Conversely, Obama has been able to advocate freely for the LGBTQ community. Just this week Obama picked two openly queer Olympic delegates- Billie Jean King and Caitlin Cahow- for the 2014 Winter Olympic Games in Russia. This decision most definitely could be a political “middle finger” in response to Putin’s anti-gay propaganda laws- that barred all queer propaganda and discussion of LGBTQ rights. But that’s not all. This summer Obama renounced Russia’s law and even met with queer activists in St. Petersburg this past September. And in dissenting Putin’s attacks on LGBTQ rights, Obama said, “nobody’s more offended than me!”

Earlier in his first term he officially repealed “Don’t Ask Don’t Tell.” In the summer of 2012, Obama became the first president to publicly support gay marriage, stating, “At a certain point I’ve just concluded that for me, personally, it is important for me to go ahead and affirm that I think same-sex couples should be able to get married.” His administration has actively criticized states where same sex couples don’t have the right to marry, nor to form civil unions. And recently, Obama has been a vocal supporter of the Employment Non-Discrimination Act—a bill that will prohibit discrimination on the basis of sexual orientation or gender identity. Obama’s advocacy on polarizing, contentious queer issues has been extensive and effective. While much of the marriage equality movement’s success can be attributed to advocates, activists, and lobbyists, the importance of Obama’s support cannot be denied. His comments raised the political stakes, forced a national dialogue, and gave activists more ammunition with their movement.

The difference in Obama’s responses to these two communities, I think, can be attributed to privilege. Peggy McIntosh, American feminist and anti-racist activist, eloquently describes privilege as “an invisible weightless knapsack of special provisions, maps, passports, codebooks, visas, clothes, tools and blank checks,” arguing that privilege goes far beyond granted favor, but systematically works to overpower certain (marginal) groups. Though most often critique white privilege, understand that privilege is not simply something granted to white people. Privilege is granted to a number of different groups, on a number of different lines: gender, sexuality, class, etc. This privilege gives privileged members a political clout, which manifests itself in diverse ways. In the case of Obama, his lack of white privilege denies him an avenue to advocate specifically on policy issues facing black constituents. When he does, as seen above, he is criticized for showing favoritism or ignoring the interests of all Americans. His privilege as a straight male, however, has given him free space to advocate on policy issues facing the LGBTQ community- arguably more so than any queer president would be able to do, if that will ever exist of course. Simply put, privileged group members are better persuaded by other members of that privileged group.  And while many black voters were drunk with happiness at the idea of having an actual black president, what was not clear at the moment was the sobering burden that came along with being a black president.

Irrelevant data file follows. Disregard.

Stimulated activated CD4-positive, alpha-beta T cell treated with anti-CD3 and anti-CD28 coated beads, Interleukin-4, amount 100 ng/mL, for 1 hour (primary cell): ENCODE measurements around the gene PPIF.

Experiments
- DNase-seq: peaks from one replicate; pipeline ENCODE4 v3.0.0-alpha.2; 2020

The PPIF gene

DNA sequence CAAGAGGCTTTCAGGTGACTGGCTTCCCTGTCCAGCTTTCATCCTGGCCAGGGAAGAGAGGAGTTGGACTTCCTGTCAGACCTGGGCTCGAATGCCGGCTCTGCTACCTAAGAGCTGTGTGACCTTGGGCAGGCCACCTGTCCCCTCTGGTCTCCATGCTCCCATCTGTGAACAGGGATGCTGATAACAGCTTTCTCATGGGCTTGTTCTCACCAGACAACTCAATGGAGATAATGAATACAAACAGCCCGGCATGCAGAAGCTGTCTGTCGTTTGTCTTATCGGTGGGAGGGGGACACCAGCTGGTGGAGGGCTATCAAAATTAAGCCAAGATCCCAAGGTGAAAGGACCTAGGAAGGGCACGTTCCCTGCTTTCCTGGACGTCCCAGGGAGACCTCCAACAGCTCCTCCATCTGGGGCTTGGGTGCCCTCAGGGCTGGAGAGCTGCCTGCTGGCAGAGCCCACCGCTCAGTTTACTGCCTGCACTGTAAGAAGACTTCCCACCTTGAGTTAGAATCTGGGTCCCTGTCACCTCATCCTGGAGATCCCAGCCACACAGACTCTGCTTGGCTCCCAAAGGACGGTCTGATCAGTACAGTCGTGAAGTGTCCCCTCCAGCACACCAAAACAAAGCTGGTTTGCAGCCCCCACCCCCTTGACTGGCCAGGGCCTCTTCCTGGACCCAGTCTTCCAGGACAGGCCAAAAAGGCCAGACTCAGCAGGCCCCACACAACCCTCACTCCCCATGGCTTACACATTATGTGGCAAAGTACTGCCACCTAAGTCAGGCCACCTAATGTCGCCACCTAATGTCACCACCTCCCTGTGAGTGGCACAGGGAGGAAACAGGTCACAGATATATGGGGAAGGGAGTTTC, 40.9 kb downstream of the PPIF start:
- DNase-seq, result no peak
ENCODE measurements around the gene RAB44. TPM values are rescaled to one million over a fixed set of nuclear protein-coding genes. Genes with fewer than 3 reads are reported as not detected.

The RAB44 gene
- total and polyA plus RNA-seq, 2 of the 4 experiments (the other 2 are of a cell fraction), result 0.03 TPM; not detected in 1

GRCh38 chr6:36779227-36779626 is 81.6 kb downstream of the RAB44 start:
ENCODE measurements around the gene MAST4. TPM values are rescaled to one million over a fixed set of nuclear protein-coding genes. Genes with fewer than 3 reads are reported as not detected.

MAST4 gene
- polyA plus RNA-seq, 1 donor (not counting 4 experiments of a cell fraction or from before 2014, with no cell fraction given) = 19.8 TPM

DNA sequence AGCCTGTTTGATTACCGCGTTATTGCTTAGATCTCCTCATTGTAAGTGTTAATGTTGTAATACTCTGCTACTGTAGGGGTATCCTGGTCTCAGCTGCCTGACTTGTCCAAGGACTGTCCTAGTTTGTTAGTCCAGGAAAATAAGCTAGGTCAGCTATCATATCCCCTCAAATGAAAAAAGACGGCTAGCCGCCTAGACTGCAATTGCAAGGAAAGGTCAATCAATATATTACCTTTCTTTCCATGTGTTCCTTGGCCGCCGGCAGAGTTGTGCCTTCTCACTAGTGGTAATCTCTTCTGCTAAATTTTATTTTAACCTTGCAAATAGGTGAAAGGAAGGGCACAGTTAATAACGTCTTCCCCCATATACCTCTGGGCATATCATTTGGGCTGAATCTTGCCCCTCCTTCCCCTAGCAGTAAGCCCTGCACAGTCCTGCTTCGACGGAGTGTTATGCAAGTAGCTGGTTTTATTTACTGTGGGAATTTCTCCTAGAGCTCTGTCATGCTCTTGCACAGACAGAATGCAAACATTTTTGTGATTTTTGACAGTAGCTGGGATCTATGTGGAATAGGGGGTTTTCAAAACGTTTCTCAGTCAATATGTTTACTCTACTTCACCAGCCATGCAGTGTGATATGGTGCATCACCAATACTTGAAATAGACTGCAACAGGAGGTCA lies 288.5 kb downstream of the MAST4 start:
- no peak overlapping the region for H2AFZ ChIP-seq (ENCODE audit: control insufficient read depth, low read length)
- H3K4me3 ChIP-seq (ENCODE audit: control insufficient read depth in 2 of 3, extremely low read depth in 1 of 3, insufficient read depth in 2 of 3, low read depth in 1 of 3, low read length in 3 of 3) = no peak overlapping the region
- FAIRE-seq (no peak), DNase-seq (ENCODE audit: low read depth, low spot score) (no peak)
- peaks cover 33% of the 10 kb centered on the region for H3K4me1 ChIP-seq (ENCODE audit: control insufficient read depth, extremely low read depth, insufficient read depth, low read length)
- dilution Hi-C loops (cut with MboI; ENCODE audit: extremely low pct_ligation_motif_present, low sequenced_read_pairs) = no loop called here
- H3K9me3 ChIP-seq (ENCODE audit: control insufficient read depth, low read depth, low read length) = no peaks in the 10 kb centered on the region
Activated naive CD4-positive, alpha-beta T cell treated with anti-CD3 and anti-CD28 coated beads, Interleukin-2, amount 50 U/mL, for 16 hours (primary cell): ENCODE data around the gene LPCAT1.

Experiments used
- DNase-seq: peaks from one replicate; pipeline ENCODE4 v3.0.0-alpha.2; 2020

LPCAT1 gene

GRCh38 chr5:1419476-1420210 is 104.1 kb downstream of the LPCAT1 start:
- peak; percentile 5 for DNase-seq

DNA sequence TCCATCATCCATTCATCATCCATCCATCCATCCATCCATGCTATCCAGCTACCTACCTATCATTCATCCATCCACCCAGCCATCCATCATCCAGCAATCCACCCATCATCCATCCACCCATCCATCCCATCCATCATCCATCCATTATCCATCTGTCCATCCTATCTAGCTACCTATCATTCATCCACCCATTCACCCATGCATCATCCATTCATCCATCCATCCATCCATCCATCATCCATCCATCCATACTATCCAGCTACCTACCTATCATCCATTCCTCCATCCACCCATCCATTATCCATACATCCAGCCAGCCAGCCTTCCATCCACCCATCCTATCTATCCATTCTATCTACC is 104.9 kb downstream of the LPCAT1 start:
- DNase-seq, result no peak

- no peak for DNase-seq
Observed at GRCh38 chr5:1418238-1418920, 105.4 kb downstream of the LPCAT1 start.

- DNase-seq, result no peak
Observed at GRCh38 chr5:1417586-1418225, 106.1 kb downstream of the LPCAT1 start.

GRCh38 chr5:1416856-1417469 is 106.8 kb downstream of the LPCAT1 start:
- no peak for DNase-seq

In other words, don’t blame the player, blame the game. Though, in being cognizant of racial game at play, remain critical of the player in question.